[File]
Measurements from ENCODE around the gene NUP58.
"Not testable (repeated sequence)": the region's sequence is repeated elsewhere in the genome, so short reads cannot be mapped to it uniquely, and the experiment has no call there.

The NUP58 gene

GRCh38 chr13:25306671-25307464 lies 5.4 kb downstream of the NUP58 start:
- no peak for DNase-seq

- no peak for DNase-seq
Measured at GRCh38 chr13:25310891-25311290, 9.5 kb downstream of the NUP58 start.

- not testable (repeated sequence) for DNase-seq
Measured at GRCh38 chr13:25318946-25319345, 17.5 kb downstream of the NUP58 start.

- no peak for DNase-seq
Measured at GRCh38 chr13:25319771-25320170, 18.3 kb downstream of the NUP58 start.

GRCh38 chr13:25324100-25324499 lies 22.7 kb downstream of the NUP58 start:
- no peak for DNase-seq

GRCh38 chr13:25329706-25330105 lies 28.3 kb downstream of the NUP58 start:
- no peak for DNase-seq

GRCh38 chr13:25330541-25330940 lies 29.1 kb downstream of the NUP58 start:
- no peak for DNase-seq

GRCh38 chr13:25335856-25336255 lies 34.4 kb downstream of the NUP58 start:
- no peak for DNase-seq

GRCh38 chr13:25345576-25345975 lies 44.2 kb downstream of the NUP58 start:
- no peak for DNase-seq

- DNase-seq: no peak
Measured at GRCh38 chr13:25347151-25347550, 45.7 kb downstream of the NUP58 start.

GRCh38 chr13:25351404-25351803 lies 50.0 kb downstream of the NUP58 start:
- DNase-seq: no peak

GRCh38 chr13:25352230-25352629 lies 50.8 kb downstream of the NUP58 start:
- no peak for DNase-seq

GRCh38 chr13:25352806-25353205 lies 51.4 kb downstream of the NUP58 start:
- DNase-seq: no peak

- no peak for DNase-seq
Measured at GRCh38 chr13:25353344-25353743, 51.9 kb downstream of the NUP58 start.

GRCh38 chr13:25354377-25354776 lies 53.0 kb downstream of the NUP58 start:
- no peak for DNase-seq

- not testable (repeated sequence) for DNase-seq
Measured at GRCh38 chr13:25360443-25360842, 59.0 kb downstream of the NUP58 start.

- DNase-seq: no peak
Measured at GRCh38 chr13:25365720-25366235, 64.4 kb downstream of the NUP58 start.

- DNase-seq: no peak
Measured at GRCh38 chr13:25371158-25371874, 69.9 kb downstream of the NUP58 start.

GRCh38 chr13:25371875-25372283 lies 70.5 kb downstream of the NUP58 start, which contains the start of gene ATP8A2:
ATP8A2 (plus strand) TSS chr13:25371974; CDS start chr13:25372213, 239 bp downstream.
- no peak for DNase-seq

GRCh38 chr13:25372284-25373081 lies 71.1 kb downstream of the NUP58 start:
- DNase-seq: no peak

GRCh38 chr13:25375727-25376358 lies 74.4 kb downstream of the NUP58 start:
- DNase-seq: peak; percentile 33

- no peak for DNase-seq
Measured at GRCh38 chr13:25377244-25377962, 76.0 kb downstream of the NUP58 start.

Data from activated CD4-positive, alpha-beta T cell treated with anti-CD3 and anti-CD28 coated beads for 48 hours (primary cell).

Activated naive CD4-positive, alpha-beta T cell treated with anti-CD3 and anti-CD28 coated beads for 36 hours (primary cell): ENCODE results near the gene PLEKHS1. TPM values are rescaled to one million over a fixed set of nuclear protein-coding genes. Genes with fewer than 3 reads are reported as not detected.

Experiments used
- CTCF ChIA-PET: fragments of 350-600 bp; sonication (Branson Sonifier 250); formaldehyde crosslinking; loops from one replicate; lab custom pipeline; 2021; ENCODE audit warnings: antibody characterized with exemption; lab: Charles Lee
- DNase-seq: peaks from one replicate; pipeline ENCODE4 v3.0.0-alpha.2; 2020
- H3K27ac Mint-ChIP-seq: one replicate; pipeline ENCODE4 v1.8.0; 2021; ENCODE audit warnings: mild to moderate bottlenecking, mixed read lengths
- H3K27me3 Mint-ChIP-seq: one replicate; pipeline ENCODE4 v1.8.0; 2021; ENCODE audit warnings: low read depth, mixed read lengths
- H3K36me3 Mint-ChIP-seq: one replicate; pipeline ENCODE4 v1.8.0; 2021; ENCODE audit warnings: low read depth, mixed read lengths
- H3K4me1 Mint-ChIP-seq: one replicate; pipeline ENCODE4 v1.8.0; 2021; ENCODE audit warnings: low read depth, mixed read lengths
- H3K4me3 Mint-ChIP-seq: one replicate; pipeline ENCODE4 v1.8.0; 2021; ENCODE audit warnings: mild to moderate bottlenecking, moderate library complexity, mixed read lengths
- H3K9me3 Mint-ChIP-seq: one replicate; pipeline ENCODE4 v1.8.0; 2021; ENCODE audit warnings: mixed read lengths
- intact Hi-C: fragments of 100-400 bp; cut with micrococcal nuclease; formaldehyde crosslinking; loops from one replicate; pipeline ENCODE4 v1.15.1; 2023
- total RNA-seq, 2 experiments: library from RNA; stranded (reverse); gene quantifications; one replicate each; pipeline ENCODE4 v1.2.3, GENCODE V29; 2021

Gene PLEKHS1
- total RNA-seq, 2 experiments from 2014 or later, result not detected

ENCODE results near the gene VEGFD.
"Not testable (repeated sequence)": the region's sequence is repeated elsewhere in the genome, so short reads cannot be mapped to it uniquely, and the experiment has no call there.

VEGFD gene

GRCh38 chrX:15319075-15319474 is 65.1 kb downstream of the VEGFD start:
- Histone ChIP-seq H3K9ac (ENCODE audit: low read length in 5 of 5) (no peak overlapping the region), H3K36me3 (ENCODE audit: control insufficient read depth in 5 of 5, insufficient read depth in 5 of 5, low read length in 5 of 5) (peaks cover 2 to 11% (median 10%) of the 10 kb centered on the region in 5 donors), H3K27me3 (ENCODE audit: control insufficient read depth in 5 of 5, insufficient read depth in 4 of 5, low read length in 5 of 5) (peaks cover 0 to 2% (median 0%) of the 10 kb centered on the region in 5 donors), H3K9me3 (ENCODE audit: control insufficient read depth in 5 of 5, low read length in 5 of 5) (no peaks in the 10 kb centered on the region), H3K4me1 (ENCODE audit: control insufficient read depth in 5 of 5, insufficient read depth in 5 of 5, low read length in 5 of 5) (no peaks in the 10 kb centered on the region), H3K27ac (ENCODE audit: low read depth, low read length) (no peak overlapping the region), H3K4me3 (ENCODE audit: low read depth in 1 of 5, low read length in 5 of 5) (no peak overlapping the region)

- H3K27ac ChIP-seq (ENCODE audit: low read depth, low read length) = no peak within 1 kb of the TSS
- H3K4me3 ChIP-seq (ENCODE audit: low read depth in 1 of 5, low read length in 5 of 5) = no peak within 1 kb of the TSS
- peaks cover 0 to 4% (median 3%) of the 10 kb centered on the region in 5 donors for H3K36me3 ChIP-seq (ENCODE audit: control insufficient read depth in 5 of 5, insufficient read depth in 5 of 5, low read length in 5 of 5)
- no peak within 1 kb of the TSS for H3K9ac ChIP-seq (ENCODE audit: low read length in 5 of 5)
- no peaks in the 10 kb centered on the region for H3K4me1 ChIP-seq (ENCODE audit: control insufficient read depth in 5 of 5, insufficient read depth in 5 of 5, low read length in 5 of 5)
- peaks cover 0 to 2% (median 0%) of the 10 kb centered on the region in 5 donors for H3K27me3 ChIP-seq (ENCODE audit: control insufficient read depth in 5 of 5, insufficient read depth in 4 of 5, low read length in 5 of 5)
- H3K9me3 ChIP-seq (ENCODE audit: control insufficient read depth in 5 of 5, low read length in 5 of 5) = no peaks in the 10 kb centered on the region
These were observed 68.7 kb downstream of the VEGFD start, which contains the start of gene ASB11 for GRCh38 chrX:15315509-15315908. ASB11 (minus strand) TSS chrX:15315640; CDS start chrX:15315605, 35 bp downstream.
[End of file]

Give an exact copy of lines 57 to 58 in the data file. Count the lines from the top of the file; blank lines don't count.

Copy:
- H3K4me1 Mint-ChIP-seq: one replicate; pipeline ENCODE4 v1.8.0; 2021; ENCODE audit warnings: low read depth, mixed read lengths
- H3K4me3 Mint-ChIP-seq: one replicate; pipeline ENCODE4 v1.8.0; 2021; ENCODE audit warnings: mild to moderate bottlenecking, moderate library complexity, mixed read lengths